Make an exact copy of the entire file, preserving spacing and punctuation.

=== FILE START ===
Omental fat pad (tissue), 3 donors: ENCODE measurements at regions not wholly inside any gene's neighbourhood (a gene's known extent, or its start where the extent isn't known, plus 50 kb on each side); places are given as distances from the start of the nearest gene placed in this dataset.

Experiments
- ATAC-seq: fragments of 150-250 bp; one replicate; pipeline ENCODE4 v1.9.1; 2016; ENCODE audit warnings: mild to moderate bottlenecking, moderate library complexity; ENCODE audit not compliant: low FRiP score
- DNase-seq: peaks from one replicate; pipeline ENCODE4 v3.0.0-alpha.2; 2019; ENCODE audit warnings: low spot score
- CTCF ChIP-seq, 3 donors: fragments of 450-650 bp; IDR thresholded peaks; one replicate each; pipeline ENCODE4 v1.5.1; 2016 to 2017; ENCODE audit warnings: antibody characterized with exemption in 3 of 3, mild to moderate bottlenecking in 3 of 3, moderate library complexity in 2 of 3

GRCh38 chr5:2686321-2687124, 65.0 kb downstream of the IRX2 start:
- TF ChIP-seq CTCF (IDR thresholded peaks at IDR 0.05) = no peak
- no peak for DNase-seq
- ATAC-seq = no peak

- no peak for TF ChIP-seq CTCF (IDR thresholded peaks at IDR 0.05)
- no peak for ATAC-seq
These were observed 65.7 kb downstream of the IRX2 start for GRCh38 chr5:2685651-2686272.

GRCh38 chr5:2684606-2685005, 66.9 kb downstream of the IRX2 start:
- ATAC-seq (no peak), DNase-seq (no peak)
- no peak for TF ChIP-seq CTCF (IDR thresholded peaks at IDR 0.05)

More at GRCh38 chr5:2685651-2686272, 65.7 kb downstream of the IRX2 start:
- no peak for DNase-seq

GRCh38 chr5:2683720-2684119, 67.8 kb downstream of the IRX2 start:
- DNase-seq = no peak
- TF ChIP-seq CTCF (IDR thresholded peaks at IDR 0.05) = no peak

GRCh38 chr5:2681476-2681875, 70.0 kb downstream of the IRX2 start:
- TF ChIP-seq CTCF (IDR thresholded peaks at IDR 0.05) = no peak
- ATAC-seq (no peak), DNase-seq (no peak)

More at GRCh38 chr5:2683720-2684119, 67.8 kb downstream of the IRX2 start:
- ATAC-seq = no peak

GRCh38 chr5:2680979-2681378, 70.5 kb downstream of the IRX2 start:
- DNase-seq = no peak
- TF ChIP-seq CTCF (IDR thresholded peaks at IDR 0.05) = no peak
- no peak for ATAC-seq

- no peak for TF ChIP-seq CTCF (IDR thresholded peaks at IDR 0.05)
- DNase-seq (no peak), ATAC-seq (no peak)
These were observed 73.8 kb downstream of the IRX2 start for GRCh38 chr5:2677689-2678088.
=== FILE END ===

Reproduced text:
Omental fat pad (tissue), 3 donors: ENCODE measurements at regions not wholly inside any gene's neighbourhood (a gene's known extent, or its start where the extent isn't known, plus 50 kb on each side); places are given as distances from the start of the nearest gene placed in this dataset.

Experiments
- ATAC-seq: fragments of 150-250 bp; one replicate; pipeline ENCODE4 v1.9.1; 2016; ENCODE audit warnings: mild to moderate bottlenecking, moderate library complexity; ENCODE audit not compliant: low FRiP score
- DNase-seq: peaks from one replicate; pipeline ENCODE4 v3.0.0-alpha.2; 2019; ENCODE audit warnings: low spot score
- CTCF ChIP-seq, 3 donors: fragments of 450-650 bp; IDR thresholded peaks; one replicate each; pipeline ENCODE4 v1.5.1; 2016 to 2017; ENCODE audit warnings: antibody characterized with exemption in 3 of 3, mild to moderate bottlenecking in 3 of 3, moderate library complexity in 2 of 3

GRCh38 chr5:2686321-2687124, 65.0 kb downstream of the IRX2 start:
- TF ChIP-seq CTCF (IDR thresholded peaks at IDR 0.05) = no peak
- no peak for DNase-seq
- ATAC-seq = no peak

- no peak for TF ChIP-seq CTCF (IDR thresholded peaks at IDR 0.05)
- no peak for ATAC-seq
These were observed 65.7 kb downstream of the IRX2 start for GRCh38 chr5:2685651-2686272.

GRCh38 chr5:2684606-2685005, 66.9 kb downstream of the IRX2 start:
- ATAC-seq (no peak), DNase-seq (no peak)
- no peak for TF ChIP-seq CTCF (IDR thresholded peaks at IDR 0.05)

More at GRCh38 chr5:2685651-2686272, 65.7 kb downstream of the IRX2 start:
- no peak for DNase-seq

GRCh38 chr5:2683720-2684119, 67.8 kb downstream of the IRX2 start:
- DNase-seq = no peak
- TF ChIP-seq CTCF (IDR thresholded peaks at IDR 0.05) = no peak

GRCh38 chr5:2681476-2681875, 70.0 kb downstream of the IRX2 start:
- TF ChIP-seq CTCF (IDR thresholded peaks at IDR 0.05) = no peak
- ATAC-seq (no peak), DNase-seq (no peak)

More at GRCh38 chr5:2683720-2684119, 67.8 kb downstream of the IRX2 start:
- ATAC-seq = no peak

GRCh38 chr5:2680979-2681378, 70.5 kb downstream of the IRX2 start:
- DNase-seq = no peak
- TF ChIP-seq CTCF (IDR thresholded peaks at IDR 0.05) = no peak
- no peak for ATAC-seq

- no peak for TF ChIP-seq CTCF (IDR thresholded peaks at IDR 0.05)
- DNase-seq (no peak), ATAC-seq (no peak)
These were observed 73.8 kb downstream of the IRX2 start for GRCh38 chr5:2677689-2678088.